Fearing for the Wasp's safety, Giant-Man abandons his plan, allowing the Knight to regain control. But the Wasp has her own idea for unseating him:

To his credit, Garrett fares much better in his role as the Black Knight than he did selling secrets to the Chinese. And the circumstances of the battle see the advantage shift back and forth between himself and Giant-Man, before finally ending in a draw:

Garrett would then segue to the Masters of Evil, before eventually perishing in his later battle with Iron Man. It seems that Garrett never made contact with Sir Percy's shade--though if he did, he never followed through to retrieve the "black blade" from its resting place, the blade that Percy would instead impart to his younger ancestor.  To his detriment, Garrett decided to forge his own path, as well as a legacy of evil rejected by the one who would continue in his place.  But as we'll see in a future post, the day would come when Dane Whitman would also face the evil that lay waiting for the one who assumed the mantle and the sword of the Black Knight.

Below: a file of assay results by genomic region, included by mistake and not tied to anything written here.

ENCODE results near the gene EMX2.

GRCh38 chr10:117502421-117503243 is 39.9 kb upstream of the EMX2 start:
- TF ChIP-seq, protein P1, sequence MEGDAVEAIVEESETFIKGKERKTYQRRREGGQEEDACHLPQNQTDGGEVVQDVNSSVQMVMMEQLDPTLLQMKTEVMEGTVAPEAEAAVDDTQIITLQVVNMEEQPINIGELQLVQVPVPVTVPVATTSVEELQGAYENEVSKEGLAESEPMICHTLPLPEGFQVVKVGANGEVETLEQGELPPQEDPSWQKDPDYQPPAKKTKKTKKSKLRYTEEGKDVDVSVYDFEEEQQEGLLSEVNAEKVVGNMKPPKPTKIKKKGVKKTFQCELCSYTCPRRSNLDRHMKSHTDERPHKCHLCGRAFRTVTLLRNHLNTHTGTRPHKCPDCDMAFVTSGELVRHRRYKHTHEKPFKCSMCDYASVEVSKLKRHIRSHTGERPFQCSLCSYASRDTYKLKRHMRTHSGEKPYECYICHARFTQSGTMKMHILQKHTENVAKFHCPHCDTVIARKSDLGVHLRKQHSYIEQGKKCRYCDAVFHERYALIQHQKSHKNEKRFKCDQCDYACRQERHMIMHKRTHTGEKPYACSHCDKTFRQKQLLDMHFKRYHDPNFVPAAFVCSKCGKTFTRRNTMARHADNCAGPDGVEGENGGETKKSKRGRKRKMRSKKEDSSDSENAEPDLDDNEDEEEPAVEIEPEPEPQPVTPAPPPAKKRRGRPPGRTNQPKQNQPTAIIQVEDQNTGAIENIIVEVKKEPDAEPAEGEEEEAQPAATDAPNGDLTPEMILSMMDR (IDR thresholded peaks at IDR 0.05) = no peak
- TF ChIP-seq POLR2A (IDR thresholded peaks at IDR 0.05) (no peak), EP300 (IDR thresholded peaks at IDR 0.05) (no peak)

(This post covers events transplanted from
Tales To Astonish #52, Avengers #6, Avengers #48, Marvel Super-Heroes #17, and Tales of Suspense #73.)


Anonymous said...

Sorry to nitpick but if Garrett Castle dates back to 1066 then King Arthur couldn't have died there as he supposedly lived around the 6th Century. Anyway, stone castles were unknown in Europe until the Crusades of the 12th and 13th Centuries - European noblemen saw the stone castles of Byzantium and copied them. In British history there's a figure called Edward, Prince Of Wales who died in 1376 and is known as "The Black Prince" 'cause he wore black armour - I've wondered if the Black Knight might be loosely based on him ?

david_b said...

Still, from a fashion sense.., Giantman's outfit's gotta be one of the lamest Marvel outfits ever done.

Sooo glad when he came back as Goliath, even Antman was better.

Comicsfan said...

Gosh, Colin, where were you when Roy Thomas needed you?? :)